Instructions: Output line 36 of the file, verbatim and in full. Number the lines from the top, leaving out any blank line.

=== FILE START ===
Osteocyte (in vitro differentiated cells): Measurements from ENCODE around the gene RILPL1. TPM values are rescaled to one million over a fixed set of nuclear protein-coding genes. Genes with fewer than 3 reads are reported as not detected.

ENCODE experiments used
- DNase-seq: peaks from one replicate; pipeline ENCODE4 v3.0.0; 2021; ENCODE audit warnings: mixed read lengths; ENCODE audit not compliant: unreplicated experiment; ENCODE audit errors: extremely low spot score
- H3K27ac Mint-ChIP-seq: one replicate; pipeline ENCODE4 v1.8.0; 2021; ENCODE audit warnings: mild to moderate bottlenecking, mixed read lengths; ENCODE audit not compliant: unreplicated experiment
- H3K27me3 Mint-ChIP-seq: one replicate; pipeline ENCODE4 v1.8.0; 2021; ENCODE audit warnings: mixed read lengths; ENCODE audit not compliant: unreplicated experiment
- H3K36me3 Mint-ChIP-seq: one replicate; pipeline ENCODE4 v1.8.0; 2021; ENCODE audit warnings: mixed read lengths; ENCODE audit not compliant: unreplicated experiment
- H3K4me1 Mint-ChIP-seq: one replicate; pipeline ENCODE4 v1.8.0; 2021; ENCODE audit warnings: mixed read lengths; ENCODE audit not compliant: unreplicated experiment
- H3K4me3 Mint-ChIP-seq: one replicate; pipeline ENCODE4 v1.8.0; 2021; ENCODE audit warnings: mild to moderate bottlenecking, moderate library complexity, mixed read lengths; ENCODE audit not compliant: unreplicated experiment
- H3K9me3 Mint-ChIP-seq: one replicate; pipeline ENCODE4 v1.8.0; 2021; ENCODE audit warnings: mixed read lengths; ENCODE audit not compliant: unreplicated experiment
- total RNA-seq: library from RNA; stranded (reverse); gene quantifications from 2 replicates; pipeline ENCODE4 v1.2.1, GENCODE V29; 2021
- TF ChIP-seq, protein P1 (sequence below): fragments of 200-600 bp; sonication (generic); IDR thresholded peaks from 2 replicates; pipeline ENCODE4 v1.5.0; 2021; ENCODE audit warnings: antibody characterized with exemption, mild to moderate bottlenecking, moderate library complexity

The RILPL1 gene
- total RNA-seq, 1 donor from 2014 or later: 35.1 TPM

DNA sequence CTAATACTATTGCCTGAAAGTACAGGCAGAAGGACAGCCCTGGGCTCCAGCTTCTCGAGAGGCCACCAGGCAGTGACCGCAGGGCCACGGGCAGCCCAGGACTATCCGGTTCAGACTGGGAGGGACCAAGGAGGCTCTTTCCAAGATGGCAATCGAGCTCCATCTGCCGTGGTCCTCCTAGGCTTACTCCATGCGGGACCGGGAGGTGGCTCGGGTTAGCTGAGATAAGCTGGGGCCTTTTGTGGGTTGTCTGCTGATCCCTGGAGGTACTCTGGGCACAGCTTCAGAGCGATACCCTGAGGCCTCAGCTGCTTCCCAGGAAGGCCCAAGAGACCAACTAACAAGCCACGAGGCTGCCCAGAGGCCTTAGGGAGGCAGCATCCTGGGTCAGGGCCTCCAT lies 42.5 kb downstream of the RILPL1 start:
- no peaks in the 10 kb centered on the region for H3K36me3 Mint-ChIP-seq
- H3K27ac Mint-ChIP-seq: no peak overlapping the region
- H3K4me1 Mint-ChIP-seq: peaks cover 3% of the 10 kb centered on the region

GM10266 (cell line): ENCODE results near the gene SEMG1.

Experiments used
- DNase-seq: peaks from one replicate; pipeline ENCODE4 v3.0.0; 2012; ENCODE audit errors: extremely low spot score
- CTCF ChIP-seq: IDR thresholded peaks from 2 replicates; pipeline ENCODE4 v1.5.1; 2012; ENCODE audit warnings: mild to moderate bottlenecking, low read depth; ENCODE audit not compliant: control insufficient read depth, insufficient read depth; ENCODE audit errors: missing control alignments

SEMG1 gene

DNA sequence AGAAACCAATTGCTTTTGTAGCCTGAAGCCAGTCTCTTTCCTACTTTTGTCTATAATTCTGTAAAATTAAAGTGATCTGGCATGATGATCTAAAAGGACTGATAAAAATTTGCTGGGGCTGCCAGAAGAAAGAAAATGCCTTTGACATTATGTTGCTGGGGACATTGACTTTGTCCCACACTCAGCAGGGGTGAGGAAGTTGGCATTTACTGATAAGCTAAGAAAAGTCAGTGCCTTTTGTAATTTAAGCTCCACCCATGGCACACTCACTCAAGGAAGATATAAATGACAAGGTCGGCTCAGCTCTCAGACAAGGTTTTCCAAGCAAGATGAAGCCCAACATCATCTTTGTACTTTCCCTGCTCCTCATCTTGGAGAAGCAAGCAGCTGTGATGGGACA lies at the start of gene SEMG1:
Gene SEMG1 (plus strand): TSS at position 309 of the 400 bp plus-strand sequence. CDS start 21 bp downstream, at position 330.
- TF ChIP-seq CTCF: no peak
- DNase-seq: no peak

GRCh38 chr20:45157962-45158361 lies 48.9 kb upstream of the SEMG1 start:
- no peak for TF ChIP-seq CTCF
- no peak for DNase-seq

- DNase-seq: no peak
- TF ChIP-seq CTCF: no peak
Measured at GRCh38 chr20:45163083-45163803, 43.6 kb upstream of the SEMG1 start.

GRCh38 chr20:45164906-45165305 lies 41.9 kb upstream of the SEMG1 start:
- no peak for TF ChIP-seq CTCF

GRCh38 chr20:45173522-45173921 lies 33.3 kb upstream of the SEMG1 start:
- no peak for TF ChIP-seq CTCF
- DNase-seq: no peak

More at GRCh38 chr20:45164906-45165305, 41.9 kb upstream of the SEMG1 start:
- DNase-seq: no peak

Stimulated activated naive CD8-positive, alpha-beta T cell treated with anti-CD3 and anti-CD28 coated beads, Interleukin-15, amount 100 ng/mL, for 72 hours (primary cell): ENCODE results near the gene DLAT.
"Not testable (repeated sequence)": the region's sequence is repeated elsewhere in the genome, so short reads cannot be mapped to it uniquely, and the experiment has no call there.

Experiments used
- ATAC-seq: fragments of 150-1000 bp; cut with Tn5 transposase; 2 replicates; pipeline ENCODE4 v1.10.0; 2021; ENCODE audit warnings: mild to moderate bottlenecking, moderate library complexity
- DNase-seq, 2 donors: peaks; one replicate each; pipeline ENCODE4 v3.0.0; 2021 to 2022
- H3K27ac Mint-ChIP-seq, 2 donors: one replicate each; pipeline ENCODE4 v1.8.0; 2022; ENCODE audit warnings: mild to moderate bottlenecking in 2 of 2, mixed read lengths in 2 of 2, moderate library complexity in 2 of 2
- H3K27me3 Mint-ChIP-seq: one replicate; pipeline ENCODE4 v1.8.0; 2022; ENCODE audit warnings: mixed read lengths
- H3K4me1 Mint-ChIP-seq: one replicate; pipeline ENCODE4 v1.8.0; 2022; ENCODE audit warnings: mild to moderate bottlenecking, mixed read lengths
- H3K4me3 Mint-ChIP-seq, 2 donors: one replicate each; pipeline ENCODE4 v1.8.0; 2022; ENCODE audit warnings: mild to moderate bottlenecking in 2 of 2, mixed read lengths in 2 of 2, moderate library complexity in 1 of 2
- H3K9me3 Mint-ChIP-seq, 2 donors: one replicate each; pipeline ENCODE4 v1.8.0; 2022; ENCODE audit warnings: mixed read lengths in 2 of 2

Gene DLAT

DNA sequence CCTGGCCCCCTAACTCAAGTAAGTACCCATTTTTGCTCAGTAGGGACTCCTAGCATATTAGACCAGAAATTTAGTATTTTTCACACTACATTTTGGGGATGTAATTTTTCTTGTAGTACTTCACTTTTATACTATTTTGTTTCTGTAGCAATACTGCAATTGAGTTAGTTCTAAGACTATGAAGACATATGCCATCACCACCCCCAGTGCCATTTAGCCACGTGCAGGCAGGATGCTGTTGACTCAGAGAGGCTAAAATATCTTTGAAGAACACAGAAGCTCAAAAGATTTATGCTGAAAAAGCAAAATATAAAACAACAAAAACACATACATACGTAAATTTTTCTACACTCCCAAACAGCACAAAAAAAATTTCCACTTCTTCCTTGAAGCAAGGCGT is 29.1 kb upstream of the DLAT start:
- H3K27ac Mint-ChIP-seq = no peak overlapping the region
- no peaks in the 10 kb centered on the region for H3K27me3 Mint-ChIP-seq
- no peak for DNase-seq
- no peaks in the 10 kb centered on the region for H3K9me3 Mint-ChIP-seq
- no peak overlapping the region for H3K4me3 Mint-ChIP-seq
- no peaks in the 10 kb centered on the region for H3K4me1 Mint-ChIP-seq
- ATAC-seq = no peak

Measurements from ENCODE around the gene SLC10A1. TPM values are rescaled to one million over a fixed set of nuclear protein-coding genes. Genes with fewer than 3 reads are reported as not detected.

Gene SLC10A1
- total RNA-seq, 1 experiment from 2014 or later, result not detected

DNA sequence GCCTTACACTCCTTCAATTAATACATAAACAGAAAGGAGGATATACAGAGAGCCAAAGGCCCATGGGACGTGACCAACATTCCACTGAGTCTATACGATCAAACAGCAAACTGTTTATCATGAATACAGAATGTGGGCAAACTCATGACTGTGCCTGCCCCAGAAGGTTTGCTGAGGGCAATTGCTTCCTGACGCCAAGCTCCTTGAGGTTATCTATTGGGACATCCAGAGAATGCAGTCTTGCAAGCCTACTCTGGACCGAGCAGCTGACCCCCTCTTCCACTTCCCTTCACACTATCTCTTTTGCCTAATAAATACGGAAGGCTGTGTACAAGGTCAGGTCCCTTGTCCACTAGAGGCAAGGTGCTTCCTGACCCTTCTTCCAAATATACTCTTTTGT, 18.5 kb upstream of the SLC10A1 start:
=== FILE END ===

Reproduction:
- no peak for TF ChIP-seq CTCF